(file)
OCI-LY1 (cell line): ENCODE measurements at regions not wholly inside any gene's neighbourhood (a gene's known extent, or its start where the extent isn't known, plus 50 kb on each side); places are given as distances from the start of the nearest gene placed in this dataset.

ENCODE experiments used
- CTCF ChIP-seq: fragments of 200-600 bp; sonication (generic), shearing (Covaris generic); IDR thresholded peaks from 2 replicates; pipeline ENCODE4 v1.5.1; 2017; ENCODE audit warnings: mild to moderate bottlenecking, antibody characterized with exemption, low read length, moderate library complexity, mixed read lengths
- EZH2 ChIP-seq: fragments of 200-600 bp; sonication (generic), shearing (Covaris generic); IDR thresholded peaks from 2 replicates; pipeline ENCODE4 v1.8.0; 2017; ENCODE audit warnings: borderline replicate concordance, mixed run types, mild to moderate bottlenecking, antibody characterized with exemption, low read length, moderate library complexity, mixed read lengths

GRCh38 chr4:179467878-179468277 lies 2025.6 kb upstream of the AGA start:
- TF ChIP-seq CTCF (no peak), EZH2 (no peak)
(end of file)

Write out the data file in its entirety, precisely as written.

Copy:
OCI-LY1 (cell line): ENCODE measurements at regions not wholly inside any gene's neighbourhood (a gene's known extent, or its start where the extent isn't known, plus 50 kb on each side); places are given as distances from the start of the nearest gene placed in this dataset.

ENCODE experiments used
- CTCF ChIP-seq: fragments of 200-600 bp; sonication (generic), shearing (Covaris generic); IDR thresholded peaks from 2 replicates; pipeline ENCODE4 v1.5.1; 2017; ENCODE audit warnings: mild to moderate bottlenecking, antibody characterized with exemption, low read length, moderate library complexity, mixed read lengths
- EZH2 ChIP-seq: fragments of 200-600 bp; sonication (generic), shearing (Covaris generic); IDR thresholded peaks from 2 replicates; pipeline ENCODE4 v1.8.0; 2017; ENCODE audit warnings: borderline replicate concordance, mixed run types, mild to moderate bottlenecking, antibody characterized with exemption, low read length, moderate library complexity, mixed read lengths

GRCh38 chr4:179467878-179468277 lies 2025.6 kb upstream of the AGA start:
- TF ChIP-seq CTCF (no peak), EZH2 (no peak)